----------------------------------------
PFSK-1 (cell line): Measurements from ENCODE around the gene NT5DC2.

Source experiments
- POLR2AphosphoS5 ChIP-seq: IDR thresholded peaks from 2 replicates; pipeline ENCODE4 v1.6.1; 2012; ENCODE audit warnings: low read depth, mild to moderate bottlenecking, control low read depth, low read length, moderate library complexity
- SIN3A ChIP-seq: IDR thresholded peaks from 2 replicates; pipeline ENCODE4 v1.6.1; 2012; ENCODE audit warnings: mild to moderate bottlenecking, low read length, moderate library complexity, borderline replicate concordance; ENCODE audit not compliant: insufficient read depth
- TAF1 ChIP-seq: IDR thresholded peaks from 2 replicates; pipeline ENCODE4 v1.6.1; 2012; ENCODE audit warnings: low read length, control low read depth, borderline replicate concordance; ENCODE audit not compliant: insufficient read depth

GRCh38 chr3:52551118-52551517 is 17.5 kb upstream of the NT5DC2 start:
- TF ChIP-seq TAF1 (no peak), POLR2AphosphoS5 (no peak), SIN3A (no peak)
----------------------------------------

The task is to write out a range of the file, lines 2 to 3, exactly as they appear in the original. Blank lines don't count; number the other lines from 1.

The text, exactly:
Source experiments
- POLR2AphosphoS5 ChIP-seq: IDR thresholded peaks from 2 replicates; pipeline ENCODE4 v1.6.1; 2012; ENCODE audit warnings: low read depth, mild to moderate bottlenecking, control low read depth, low read length, moderate library complexity